The European patent application which was published under number 31 806 describes a device for the functional testing of valves in piston engines, in which microphones are arranged in the inlet and exhaust ducts of the piston engine which is extraneously driven for the purposes of such functional testing, and the signals which mainly stem from the hissing noises of leaking valves are applied to a gate circuit which is controlled in relation with the crank angle of the piston engine. However, on the strength of the utilization of air-transmitted sound signals which is favorable in the context of valve leak-testing according to this known arrangement, no data can be obtained concerning the magnitude of valve clearance because of the implicit relatively long travel times of the signals from their generation to their reception. Even for ascertaining the actual timing of the valves--an operation which in principle can be performed with this known arrangement--for each valve it is necessary to take off the associated inlet and exhaust manifolds and to fit respectively associated microphones at the orifices on the cylinder head with the aid of relatively expensive adapters.
By adopting the above described provisions according to the present invention, on the other hand, it is possible even with one single solid-borne vibration pick-up which can be quite easily fitted on the piston engine without further assembly or dismantling, to pick up solid-borne vibration signals which, owing to their very brief travelling time are also suitable for the determination of very small time-differences such as occur in the deviations of valve clearances. In such an arrangement the windows in the gate circuit may be set in such a manner that the points in time which are known from the crank-angle diagram or cam diagram, taking into account also the ideal valve clearance values, will be at the start of the open range because this brings all those noises which are generated at this point in time directly into the open range of the gate circuit so that a relatively high signal level can be registered.
Basically the checking of one of the two end points of valve movement, that is to say of the opening--or of the closing noise--would be sufficient for checking valve clearance because a badly adjusted valve clearance naturally produces the same effect during opening as during closing of the valve. However, if both end points of valve movement are monitored in accordance with the present invention a greater degree of accuracy can be obtained and it is easier to rule out faults.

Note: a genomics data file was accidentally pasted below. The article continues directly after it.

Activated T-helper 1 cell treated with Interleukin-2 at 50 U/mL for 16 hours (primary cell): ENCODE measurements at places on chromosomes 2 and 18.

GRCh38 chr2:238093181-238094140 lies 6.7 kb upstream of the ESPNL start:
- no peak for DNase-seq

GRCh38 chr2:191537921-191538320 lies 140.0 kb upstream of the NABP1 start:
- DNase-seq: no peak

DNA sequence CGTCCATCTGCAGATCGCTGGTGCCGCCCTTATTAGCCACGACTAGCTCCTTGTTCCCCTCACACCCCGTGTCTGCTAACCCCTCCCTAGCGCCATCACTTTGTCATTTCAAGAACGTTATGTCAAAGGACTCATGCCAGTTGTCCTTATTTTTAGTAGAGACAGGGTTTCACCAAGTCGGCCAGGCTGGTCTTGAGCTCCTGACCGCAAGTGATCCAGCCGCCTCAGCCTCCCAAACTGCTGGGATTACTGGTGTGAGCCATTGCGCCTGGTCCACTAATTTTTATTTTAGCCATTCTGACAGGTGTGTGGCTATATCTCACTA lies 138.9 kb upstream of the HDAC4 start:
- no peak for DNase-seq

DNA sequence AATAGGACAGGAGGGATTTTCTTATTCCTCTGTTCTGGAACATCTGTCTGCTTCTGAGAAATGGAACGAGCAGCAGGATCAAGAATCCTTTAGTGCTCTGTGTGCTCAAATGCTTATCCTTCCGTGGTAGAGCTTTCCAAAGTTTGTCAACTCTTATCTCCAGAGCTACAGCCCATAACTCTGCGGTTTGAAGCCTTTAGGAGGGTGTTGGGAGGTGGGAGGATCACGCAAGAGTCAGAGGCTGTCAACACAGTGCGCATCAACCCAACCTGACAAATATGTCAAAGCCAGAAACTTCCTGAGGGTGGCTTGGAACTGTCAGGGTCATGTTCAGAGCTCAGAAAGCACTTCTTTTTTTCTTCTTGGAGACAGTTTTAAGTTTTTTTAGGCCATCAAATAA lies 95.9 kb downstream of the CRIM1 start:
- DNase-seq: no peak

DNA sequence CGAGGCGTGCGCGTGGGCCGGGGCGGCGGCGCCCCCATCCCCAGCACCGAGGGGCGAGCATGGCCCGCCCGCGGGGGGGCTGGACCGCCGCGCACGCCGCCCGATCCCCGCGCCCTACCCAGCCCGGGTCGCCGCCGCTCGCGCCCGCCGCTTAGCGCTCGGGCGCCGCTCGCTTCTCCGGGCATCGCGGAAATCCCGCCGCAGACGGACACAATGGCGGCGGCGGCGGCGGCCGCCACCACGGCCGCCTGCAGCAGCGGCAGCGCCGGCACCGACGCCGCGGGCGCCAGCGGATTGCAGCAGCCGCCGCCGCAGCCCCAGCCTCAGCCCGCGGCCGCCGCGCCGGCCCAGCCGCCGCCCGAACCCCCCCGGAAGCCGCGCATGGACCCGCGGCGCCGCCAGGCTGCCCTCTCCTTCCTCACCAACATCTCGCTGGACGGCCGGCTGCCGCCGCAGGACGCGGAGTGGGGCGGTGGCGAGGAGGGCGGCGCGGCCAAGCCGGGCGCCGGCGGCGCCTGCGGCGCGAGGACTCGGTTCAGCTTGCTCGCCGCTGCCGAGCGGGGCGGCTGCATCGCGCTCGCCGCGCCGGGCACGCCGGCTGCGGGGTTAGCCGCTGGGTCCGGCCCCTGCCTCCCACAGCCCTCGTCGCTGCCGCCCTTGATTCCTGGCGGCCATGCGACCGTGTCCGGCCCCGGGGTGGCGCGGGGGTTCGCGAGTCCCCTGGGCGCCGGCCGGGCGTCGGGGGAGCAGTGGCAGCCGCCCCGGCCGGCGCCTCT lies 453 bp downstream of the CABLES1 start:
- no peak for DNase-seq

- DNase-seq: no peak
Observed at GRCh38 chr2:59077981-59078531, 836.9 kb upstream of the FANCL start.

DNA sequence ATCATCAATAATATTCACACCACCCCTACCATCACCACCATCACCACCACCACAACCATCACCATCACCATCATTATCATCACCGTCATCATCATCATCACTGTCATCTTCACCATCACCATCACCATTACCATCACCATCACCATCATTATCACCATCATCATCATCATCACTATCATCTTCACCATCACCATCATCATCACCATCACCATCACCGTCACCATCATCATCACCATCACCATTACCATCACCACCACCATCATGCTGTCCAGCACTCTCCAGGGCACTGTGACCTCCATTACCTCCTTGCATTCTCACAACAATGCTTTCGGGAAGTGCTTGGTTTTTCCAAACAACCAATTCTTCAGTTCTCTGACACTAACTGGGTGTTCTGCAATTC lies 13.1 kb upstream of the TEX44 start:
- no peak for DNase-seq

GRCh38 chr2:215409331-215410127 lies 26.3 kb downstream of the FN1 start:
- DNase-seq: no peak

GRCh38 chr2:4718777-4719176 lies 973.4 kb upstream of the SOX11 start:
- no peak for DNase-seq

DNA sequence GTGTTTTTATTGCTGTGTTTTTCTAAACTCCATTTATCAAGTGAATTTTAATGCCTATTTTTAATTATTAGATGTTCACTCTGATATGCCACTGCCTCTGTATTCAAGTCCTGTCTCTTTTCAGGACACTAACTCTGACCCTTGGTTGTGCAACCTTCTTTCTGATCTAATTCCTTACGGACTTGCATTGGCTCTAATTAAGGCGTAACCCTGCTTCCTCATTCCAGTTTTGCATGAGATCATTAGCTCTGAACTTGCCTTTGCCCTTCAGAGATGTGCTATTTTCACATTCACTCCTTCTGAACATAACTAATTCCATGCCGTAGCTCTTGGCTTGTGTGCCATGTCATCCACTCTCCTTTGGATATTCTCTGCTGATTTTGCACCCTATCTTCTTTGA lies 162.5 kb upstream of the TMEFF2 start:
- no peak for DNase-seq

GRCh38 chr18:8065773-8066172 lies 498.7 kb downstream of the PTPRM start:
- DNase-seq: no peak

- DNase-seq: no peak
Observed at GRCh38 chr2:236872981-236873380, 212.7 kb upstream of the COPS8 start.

According to a further embodiment of the invention the limit-value circuit comprises two trigger levels for each window of the gate circuit, the first trigger level being above the base level existing without valve noise and the second trigger level being above the maximum level originating from one single valve. This enables separate testing as to whether in that crank-angle region within which the corresponding noise should appear in the presence of correctly adjusted valve clearance there is any noise level at all which is above the basic noises or whether in this region the noise level of a single valve is being exceeded. Should the first level check have a negative result it can be concluded that the valve clearance of the particular valve is wrongly adjusted, in other words, that the opening or closing noise appears too early or too late. If the second level check has a positive result this means that in the observed crank-angle range the noise occurs of not just one but of at least one further valve, which likewise indicates wrongly adjusted valve clearance. If all valve clearances in the whole engine were correctly adjusted therefore, the first level check would produce in all windows of the gate circuit a positive, and the second level check a negative result.
According to another attractive embodiment of the invention the limit-value-circuit is preceded by a signal rectifier and associated integrator which increases the intensity of the signal which is available for the level comparison and thereby improves accuracy.
In a further attractive embodiment of the invention provision is made for the open zones of the gate circuit, which is triggered by the reference signals of the angle-mark transmitter, to be adjustable in respect of their position relative to each other as well as in respect of their respective width, the adjustment being made in the processor unit and special advantages being obtained if the trigger level is separately adjustable for each and every window in the gate circuit. These provisions enable easy adaptation without problems of the apparatus according to this invention to various types of piston engines to be tested which naturally may involve different valve timing data.
The present invention is hereinafter more particularly described with reference to the enclosed drawings in which: